Jimmy (Jimbo) Wales a écrit:
are there any other policies that you consider global?
Neutrality (NPOV) as expressed in my original exposition of the
Wikipedia is an encyclopedia (there can be some cultural variation in
what is considered appropriate for an encyclopedia versus a
dictionary, but my point is just that Wikipedia is not a joke book or
a personal chat site, etc.)
There's probably some other things that I'm forgetting right now, but
that's the essence of it. Decisions about how to select sysops or
exactly what to do about particular trolls are so case-specific and
culture-specific that it would be silly of us to imagine that non-en
wikipedias will follow the same path.
Things like naming conventions or style conventions are going to be
highly culture and language specific.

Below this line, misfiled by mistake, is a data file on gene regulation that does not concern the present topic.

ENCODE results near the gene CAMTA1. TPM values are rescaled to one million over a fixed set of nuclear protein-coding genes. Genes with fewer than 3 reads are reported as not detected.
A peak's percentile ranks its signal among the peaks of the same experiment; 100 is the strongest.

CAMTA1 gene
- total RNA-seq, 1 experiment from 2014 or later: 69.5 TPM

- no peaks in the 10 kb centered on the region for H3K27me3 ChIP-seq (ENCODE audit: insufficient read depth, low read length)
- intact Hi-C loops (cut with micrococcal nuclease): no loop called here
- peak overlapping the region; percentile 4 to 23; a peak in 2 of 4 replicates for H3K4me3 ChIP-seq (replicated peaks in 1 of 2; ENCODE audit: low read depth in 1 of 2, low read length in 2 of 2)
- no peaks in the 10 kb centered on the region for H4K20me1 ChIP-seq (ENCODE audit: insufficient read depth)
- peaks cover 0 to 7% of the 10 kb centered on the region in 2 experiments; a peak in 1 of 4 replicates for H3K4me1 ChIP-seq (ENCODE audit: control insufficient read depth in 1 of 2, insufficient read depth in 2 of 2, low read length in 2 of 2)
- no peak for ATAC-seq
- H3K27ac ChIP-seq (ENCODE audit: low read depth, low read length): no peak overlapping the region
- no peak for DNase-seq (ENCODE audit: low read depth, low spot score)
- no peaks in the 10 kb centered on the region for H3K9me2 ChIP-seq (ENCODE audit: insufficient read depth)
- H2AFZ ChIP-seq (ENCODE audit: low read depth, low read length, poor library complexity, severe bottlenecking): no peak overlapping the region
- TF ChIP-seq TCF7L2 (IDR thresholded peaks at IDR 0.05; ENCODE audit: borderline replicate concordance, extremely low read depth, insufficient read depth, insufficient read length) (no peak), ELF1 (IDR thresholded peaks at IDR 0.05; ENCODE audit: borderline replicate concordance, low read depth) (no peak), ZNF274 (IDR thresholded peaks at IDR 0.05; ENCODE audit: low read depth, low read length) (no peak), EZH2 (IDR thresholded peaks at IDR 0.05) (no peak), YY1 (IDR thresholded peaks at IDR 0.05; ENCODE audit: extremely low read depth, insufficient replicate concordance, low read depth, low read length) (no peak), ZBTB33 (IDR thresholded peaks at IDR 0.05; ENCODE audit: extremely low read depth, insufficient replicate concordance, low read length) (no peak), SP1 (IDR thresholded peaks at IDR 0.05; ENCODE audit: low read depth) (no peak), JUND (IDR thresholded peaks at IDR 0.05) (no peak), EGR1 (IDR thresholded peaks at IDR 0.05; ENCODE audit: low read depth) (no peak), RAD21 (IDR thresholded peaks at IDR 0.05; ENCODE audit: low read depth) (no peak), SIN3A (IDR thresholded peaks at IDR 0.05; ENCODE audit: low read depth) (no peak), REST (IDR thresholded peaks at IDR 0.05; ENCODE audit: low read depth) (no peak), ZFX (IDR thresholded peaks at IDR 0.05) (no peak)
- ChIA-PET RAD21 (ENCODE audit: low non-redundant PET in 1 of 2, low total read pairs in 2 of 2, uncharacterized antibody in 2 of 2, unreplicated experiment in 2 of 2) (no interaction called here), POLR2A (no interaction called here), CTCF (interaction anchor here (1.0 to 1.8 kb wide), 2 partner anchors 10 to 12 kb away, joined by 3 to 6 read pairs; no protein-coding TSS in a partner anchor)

Indeed, I would imagine that some of the younger/smaller wikis will
learn from the mistakes of the older/larger wikis.
Even the detailed implementation of a broad rule like "no personal
attacks" is going to be culture specific to a degree.
I might add that another current global rule is one of openess and
freedom of participating. We welcome everyone to participate, whatever
the gender, age, social background, level of education, citizenship
etc... We do not request real name, we do not even request pseudonyme.
If one wikipedia was beginning to restrict participation, by for
example, requesting that the editor provides due diploma to prove his
educational background to be able to contribute, or a signature from a
husband or father to authorize a woman to edit, or for a user to pay to
be able to become a wikiholic, then, there would be a serious problem.
Note that this global rule of openess overlaps with the "no personal
attacks". When one feels threatened, be it by one editor or by the
community, then, there is no more openess really.